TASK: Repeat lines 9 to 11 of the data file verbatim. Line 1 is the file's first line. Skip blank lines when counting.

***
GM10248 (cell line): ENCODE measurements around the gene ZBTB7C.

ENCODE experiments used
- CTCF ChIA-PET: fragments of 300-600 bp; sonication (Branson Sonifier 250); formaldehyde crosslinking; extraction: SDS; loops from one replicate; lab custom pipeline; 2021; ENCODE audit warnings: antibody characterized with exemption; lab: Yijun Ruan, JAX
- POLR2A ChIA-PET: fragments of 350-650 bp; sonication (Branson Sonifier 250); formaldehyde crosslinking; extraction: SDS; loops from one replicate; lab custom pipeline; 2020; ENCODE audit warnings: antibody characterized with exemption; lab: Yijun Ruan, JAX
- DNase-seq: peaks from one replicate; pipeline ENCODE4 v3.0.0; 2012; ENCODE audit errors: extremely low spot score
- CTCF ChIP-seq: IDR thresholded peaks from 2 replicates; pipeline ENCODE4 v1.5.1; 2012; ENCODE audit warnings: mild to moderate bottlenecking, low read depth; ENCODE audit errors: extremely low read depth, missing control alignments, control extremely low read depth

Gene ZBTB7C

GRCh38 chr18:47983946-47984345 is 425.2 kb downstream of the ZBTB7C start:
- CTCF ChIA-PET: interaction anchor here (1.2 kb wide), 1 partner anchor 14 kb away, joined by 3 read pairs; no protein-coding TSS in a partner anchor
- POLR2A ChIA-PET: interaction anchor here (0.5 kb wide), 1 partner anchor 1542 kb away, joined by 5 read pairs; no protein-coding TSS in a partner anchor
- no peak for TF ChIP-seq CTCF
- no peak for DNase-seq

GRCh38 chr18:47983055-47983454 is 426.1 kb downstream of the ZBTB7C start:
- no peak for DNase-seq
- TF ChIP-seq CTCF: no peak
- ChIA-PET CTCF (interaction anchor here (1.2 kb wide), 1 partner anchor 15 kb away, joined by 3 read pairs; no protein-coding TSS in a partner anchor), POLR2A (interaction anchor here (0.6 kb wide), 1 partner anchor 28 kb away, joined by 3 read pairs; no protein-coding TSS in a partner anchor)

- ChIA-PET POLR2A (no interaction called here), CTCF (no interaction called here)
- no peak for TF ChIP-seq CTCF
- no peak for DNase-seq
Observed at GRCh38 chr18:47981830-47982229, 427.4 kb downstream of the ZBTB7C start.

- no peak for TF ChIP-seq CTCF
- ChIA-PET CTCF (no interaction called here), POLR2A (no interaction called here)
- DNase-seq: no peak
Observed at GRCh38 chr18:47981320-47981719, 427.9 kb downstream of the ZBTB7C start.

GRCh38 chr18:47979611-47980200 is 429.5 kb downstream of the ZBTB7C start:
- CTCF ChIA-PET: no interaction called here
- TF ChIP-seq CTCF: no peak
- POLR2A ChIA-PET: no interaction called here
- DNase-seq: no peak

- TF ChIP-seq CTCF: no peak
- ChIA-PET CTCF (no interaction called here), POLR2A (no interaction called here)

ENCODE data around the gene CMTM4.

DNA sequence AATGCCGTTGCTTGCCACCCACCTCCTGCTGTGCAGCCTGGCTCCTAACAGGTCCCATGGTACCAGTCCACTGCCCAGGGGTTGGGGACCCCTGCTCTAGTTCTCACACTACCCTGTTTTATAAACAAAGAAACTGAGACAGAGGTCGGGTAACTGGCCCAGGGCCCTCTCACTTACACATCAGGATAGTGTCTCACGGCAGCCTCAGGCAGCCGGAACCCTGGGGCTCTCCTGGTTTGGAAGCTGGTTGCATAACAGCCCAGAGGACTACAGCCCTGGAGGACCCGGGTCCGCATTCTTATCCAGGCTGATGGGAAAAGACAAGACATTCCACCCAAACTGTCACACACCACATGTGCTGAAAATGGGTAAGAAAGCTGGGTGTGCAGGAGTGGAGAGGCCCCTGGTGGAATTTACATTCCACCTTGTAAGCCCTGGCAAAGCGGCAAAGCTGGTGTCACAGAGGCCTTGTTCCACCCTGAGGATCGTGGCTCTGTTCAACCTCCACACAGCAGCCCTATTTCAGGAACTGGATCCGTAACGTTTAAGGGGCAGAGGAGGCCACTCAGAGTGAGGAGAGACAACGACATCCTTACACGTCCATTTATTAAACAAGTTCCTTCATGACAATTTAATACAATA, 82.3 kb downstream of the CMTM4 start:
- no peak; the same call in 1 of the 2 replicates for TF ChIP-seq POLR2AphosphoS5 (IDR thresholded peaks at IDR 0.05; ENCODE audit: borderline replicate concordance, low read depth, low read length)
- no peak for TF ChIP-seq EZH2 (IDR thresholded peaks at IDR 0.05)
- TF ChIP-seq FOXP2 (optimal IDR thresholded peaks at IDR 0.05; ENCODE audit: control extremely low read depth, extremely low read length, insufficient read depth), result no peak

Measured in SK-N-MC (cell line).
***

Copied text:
- CTCF ChIA-PET: interaction anchor here (1.2 kb wide), 1 partner anchor 14 kb away, joined by 3 read pairs; no protein-coding TSS in a partner anchor
- POLR2A ChIA-PET: interaction anchor here (0.5 kb wide), 1 partner anchor 1542 kb away, joined by 5 read pairs; no protein-coding TSS in a partner anchor
- no peak for TF ChIP-seq CTCF